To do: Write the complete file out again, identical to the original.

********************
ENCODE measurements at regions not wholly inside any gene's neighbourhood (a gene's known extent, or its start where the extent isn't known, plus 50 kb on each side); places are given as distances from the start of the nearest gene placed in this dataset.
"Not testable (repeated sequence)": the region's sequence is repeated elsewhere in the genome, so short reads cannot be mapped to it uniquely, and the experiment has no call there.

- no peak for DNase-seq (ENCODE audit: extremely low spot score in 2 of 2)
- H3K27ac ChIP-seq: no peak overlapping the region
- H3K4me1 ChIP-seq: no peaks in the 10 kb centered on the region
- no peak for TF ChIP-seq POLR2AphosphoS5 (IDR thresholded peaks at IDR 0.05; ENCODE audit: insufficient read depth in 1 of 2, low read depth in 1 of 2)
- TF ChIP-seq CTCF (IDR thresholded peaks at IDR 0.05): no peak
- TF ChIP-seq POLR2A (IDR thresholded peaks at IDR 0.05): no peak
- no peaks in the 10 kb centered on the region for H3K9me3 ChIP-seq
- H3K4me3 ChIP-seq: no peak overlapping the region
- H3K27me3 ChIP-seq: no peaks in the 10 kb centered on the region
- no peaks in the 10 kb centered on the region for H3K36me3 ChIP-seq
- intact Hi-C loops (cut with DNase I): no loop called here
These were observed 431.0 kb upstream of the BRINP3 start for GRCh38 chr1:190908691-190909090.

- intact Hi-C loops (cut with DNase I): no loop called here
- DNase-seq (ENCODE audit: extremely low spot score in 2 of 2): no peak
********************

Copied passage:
ENCODE measurements at regions not wholly inside any gene's neighbourhood (a gene's known extent, or its start where the extent isn't known, plus 50 kb on each side); places are given as distances from the start of the nearest gene placed in this dataset.
"Not testable (repeated sequence)": the region's sequence is repeated elsewhere in the genome, so short reads cannot be mapped to it uniquely, and the experiment has no call there.

- no peak for DNase-seq (ENCODE audit: extremely low spot score in 2 of 2)
- H3K27ac ChIP-seq: no peak overlapping the region
- H3K4me1 ChIP-seq: no peaks in the 10 kb centered on the region
- no peak for TF ChIP-seq POLR2AphosphoS5 (IDR thresholded peaks at IDR 0.05; ENCODE audit: insufficient read depth in 1 of 2, low read depth in 1 of 2)
- TF ChIP-seq CTCF (IDR thresholded peaks at IDR 0.05): no peak
- TF ChIP-seq POLR2A (IDR thresholded peaks at IDR 0.05): no peak
- no peaks in the 10 kb centered on the region for H3K9me3 ChIP-seq
- H3K4me3 ChIP-seq: no peak overlapping the region
- H3K27me3 ChIP-seq: no peaks in the 10 kb centered on the region
- no peaks in the 10 kb centered on the region for H3K36me3 ChIP-seq
- intact Hi-C loops (cut with DNase I): no loop called here
These were observed 431.0 kb upstream of the BRINP3 start for GRCh38 chr1:190908691-190909090.

- intact Hi-C loops (cut with DNase I): no loop called here
- DNase-seq (ENCODE audit: extremely low spot score in 2 of 2): no peak